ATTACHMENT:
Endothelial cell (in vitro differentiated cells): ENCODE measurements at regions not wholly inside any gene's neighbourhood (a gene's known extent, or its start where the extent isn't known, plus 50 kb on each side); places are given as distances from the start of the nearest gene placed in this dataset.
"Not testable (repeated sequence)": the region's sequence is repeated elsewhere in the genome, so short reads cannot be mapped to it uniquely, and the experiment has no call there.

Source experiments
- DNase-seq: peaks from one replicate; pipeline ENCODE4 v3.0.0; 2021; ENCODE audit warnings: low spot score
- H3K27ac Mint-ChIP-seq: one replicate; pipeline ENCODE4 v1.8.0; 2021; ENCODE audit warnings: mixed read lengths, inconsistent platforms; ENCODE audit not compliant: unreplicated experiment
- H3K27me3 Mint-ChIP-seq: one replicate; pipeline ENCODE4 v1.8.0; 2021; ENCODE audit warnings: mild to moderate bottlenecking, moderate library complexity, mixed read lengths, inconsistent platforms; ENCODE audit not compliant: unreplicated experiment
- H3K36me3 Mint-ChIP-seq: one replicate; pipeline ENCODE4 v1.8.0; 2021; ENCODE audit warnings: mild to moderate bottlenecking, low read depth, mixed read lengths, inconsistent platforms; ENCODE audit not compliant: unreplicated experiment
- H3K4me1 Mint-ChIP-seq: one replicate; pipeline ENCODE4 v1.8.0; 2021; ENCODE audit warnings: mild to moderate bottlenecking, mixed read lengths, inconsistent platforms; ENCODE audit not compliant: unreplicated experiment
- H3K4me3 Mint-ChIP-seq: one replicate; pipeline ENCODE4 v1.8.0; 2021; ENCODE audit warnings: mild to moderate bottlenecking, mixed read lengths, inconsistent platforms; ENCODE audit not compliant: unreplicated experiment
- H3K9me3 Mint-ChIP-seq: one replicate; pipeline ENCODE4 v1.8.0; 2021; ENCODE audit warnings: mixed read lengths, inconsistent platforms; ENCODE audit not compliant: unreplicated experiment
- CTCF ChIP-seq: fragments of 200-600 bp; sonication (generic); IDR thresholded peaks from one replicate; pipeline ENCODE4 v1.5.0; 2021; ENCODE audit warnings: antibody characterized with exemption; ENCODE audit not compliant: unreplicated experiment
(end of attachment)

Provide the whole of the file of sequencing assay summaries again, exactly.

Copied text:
Endothelial cell (in vitro differentiated cells): ENCODE measurements at regions not wholly inside any gene's neighbourhood (a gene's known extent, or its start where the extent isn't known, plus 50 kb on each side); places are given as distances from the start of the nearest gene placed in this dataset.
"Not testable (repeated sequence)": the region's sequence is repeated elsewhere in the genome, so short reads cannot be mapped to it uniquely, and the experiment has no call there.

Source experiments
- DNase-seq: peaks from one replicate; pipeline ENCODE4 v3.0.0; 2021; ENCODE audit warnings: low spot score
- H3K27ac Mint-ChIP-seq: one replicate; pipeline ENCODE4 v1.8.0; 2021; ENCODE audit warnings: mixed read lengths, inconsistent platforms; ENCODE audit not compliant: unreplicated experiment
- H3K27me3 Mint-ChIP-seq: one replicate; pipeline ENCODE4 v1.8.0; 2021; ENCODE audit warnings: mild to moderate bottlenecking, moderate library complexity, mixed read lengths, inconsistent platforms; ENCODE audit not compliant: unreplicated experiment
- H3K36me3 Mint-ChIP-seq: one replicate; pipeline ENCODE4 v1.8.0; 2021; ENCODE audit warnings: mild to moderate bottlenecking, low read depth, mixed read lengths, inconsistent platforms; ENCODE audit not compliant: unreplicated experiment
- H3K4me1 Mint-ChIP-seq: one replicate; pipeline ENCODE4 v1.8.0; 2021; ENCODE audit warnings: mild to moderate bottlenecking, mixed read lengths, inconsistent platforms; ENCODE audit not compliant: unreplicated experiment
- H3K4me3 Mint-ChIP-seq: one replicate; pipeline ENCODE4 v1.8.0; 2021; ENCODE audit warnings: mild to moderate bottlenecking, mixed read lengths, inconsistent platforms; ENCODE audit not compliant: unreplicated experiment
- H3K9me3 Mint-ChIP-seq: one replicate; pipeline ENCODE4 v1.8.0; 2021; ENCODE audit warnings: mixed read lengths, inconsistent platforms; ENCODE audit not compliant: unreplicated experiment
- CTCF ChIP-seq: fragments of 200-600 bp; sonication (generic); IDR thresholded peaks from one replicate; pipeline ENCODE4 v1.5.0; 2021; ENCODE audit warnings: antibody characterized with exemption; ENCODE audit not compliant: unreplicated experiment